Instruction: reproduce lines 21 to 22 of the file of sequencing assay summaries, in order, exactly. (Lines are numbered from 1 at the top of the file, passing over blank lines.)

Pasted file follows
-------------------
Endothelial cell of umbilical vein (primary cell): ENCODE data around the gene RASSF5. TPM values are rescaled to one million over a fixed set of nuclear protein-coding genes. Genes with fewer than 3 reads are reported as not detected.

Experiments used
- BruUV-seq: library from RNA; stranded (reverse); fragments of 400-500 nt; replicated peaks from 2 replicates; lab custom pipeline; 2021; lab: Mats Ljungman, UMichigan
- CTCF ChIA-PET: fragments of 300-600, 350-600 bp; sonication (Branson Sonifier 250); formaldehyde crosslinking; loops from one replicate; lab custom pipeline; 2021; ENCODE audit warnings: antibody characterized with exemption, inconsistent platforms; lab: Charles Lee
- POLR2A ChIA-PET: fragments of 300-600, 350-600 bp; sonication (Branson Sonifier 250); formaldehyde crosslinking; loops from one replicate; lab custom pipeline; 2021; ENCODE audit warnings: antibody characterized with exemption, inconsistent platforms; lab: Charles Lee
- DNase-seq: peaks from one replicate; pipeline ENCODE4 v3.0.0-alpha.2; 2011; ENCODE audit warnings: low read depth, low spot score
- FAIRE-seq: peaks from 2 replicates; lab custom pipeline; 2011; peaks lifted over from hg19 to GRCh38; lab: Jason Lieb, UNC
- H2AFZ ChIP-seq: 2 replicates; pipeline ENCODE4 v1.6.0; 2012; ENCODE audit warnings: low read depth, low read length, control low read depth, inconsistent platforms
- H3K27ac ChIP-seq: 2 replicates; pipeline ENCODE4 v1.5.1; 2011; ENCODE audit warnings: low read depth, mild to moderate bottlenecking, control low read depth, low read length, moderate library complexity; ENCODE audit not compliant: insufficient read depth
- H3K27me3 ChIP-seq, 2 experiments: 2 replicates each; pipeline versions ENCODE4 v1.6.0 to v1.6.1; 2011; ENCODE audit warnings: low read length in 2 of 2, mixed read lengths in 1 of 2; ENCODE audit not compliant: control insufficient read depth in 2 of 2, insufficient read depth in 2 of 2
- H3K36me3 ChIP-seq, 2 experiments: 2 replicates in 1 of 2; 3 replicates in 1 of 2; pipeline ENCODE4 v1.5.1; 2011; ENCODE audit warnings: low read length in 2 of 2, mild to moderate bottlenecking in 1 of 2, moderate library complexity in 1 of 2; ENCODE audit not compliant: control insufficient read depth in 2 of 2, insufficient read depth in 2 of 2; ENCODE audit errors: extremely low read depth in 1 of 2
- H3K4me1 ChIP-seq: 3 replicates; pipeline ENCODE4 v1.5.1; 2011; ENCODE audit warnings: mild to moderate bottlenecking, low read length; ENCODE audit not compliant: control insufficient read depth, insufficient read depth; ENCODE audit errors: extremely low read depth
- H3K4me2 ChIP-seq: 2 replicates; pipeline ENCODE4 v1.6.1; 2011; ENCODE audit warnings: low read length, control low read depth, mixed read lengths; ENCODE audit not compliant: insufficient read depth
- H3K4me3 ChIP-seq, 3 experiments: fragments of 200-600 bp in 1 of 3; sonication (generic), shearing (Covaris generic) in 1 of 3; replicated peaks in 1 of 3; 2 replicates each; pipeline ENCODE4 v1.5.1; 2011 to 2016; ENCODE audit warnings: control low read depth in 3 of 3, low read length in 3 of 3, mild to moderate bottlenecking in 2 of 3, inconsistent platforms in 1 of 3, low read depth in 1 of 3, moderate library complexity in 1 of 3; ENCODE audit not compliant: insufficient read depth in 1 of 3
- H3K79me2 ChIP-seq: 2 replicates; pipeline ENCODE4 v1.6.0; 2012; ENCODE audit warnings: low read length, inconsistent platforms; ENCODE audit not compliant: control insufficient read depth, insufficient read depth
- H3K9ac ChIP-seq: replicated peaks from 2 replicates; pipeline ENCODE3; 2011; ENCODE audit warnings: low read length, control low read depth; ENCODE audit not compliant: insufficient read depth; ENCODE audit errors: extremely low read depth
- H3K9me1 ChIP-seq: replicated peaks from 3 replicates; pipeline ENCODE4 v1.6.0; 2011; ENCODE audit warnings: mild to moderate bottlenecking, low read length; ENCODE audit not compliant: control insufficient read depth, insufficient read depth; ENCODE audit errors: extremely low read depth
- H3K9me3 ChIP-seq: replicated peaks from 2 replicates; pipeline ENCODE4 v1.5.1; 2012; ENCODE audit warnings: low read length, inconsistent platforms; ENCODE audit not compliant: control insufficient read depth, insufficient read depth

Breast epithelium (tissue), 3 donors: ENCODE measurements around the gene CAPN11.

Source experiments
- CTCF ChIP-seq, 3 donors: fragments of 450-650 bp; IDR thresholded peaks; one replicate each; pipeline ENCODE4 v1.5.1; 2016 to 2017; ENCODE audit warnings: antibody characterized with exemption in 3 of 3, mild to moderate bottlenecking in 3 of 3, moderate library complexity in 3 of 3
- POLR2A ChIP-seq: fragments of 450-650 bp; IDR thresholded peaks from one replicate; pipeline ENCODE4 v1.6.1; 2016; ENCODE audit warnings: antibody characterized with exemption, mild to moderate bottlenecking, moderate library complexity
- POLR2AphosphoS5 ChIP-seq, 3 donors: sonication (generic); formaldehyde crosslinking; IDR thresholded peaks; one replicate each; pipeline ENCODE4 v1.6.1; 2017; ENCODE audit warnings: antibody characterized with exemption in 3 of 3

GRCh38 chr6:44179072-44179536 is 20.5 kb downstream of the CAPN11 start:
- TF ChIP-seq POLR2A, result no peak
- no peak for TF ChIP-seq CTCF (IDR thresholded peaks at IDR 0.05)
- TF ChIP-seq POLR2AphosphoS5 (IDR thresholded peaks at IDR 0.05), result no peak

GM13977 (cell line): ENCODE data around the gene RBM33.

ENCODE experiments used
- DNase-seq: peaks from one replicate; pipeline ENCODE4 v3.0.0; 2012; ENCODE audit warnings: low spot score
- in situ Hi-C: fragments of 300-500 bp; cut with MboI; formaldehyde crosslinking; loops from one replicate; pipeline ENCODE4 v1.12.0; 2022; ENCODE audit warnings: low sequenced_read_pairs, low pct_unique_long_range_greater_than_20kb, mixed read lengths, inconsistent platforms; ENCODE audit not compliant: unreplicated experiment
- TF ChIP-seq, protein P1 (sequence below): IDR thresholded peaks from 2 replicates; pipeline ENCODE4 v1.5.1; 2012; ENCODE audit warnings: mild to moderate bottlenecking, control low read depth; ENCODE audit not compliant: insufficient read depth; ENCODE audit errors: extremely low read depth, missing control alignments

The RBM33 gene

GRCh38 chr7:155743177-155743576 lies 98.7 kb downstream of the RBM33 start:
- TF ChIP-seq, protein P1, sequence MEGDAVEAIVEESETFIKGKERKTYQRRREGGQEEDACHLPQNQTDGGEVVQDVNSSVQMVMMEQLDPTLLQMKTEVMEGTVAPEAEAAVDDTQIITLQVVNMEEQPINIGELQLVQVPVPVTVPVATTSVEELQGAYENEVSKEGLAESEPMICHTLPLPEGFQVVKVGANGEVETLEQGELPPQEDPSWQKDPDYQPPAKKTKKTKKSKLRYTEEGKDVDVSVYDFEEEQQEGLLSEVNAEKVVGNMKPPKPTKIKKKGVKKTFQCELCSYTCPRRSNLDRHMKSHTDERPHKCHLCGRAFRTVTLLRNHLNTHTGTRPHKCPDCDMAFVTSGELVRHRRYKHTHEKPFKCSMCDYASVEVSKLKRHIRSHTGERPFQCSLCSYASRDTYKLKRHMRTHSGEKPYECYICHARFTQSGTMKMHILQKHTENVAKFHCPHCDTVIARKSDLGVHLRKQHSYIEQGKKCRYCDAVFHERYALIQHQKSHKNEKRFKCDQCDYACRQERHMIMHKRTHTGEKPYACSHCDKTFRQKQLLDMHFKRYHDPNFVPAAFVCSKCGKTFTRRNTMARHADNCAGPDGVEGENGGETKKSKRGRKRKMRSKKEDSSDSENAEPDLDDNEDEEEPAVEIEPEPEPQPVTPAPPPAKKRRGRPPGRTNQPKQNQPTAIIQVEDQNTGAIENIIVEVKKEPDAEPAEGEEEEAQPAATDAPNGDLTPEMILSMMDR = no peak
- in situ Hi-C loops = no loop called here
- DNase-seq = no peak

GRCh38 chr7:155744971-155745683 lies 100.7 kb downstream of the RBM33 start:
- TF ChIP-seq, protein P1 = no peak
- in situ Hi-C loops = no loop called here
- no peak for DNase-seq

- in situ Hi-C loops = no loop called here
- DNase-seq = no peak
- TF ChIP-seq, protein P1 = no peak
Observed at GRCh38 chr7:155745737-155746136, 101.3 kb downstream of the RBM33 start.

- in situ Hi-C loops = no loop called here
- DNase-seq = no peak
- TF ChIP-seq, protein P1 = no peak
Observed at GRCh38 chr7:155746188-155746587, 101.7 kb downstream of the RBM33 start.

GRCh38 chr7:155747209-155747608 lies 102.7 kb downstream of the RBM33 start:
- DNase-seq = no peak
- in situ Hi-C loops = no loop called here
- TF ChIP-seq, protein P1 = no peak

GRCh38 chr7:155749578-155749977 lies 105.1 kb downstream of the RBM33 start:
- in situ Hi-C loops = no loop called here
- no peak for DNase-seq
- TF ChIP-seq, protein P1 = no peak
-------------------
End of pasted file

- CTCF ChIP-seq, 3 donors: fragments of 450-650 bp; IDR thresholded peaks; one replicate each; pipeline ENCODE4 v1.5.1; 2016 to 2017; ENCODE audit warnings: antibody characterized with exemption in 3 of 3, mild to moderate bottlenecking in 3 of 3, moderate library complexity in 3 of 3
- POLR2A ChIP-seq: fragments of 450-650 bp; IDR thresholded peaks from one replicate; pipeline ENCODE4 v1.6.1; 2016; ENCODE audit warnings: antibody characterized with exemption, mild to moderate bottlenecking, moderate library complexity